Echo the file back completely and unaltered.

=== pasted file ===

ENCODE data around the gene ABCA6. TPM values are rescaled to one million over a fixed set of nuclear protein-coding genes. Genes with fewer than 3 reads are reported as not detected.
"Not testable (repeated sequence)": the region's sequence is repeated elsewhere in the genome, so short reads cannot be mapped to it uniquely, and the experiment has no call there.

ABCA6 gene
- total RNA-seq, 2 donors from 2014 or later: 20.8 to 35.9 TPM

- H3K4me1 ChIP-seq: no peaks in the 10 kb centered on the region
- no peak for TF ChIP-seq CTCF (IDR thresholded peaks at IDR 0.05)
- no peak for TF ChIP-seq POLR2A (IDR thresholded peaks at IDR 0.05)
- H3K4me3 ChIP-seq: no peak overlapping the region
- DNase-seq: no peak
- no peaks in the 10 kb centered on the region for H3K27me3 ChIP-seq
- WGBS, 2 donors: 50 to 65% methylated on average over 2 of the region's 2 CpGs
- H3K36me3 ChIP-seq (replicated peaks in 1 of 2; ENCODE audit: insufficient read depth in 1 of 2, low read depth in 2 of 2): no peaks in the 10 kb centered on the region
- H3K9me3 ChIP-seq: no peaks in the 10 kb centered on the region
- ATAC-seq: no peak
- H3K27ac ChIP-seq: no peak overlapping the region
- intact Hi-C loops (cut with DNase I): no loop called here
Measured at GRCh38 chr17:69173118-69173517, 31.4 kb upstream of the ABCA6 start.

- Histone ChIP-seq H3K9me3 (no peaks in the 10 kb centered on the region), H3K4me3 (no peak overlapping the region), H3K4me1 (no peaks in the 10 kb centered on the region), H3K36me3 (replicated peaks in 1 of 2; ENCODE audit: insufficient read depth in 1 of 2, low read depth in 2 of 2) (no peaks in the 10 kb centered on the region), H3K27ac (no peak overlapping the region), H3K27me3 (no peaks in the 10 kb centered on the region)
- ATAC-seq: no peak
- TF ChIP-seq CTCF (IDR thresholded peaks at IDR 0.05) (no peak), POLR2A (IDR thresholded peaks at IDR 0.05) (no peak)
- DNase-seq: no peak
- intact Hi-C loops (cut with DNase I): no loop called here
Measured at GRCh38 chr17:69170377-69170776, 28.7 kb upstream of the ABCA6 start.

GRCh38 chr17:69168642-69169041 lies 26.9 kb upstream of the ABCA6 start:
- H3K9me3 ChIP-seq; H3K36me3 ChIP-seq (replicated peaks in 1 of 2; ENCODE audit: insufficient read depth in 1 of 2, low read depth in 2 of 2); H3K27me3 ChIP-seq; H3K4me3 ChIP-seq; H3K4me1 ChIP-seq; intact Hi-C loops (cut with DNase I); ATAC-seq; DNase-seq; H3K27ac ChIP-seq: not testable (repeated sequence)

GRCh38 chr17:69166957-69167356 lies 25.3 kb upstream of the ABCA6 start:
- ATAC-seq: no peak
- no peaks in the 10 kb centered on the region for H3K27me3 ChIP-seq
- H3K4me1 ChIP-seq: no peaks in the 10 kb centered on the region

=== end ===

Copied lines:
ENCODE data around the gene ABCA6. TPM values are rescaled to one million over a fixed set of nuclear protein-coding genes. Genes with fewer than 3 reads are reported as not detected.
"Not testable (repeated sequence)": the region's sequence is repeated elsewhere in the genome, so short reads cannot be mapped to it uniquely, and the experiment has no call there.

ABCA6 gene
- total RNA-seq, 2 donors from 2014 or later: 20.8 to 35.9 TPM

- H3K4me1 ChIP-seq: no peaks in the 10 kb centered on the region
- no peak for TF ChIP-seq CTCF (IDR thresholded peaks at IDR 0.05)
- no peak for TF ChIP-seq POLR2A (IDR thresholded peaks at IDR 0.05)
- H3K4me3 ChIP-seq: no peak overlapping the region
- DNase-seq: no peak
- no peaks in the 10 kb centered on the region for H3K27me3 ChIP-seq
- WGBS, 2 donors: 50 to 65% methylated on average over 2 of the region's 2 CpGs
- H3K36me3 ChIP-seq (replicated peaks in 1 of 2; ENCODE audit: insufficient read depth in 1 of 2, low read depth in 2 of 2): no peaks in the 10 kb centered on the region
- H3K9me3 ChIP-seq: no peaks in the 10 kb centered on the region
- ATAC-seq: no peak
- H3K27ac ChIP-seq: no peak overlapping the region
- intact Hi-C loops (cut with DNase I): no loop called here
Measured at GRCh38 chr17:69173118-69173517, 31.4 kb upstream of the ABCA6 start.

- Histone ChIP-seq H3K9me3 (no peaks in the 10 kb centered on the region), H3K4me3 (no peak overlapping the region), H3K4me1 (no peaks in the 10 kb centered on the region), H3K36me3 (replicated peaks in 1 of 2; ENCODE audit: insufficient read depth in 1 of 2, low read depth in 2 of 2) (no peaks in the 10 kb centered on the region), H3K27ac (no peak overlapping the region), H3K27me3 (no peaks in the 10 kb centered on the region)
- ATAC-seq: no peak
- TF ChIP-seq CTCF (IDR thresholded peaks at IDR 0.05) (no peak), POLR2A (IDR thresholded peaks at IDR 0.05) (no peak)
- DNase-seq: no peak
- intact Hi-C loops (cut with DNase I): no loop called here
Measured at GRCh38 chr17:69170377-69170776, 28.7 kb upstream of the ABCA6 start.

GRCh38 chr17:69168642-69169041 lies 26.9 kb upstream of the ABCA6 start:
- H3K9me3 ChIP-seq; H3K36me3 ChIP-seq (replicated peaks in 1 of 2; ENCODE audit: insufficient read depth in 1 of 2, low read depth in 2 of 2); H3K27me3 ChIP-seq; H3K4me3 ChIP-seq; H3K4me1 ChIP-seq; intact Hi-C loops (cut with DNase I); ATAC-seq; DNase-seq; H3K27ac ChIP-seq: not testable (repeated sequence)

GRCh38 chr17:69166957-69167356 lies 25.3 kb upstream of the ABCA6 start:
- ATAC-seq: no peak
- no peaks in the 10 kb centered on the region for H3K27me3 ChIP-seq
- H3K4me1 ChIP-seq: no peaks in the 10 kb centered on the region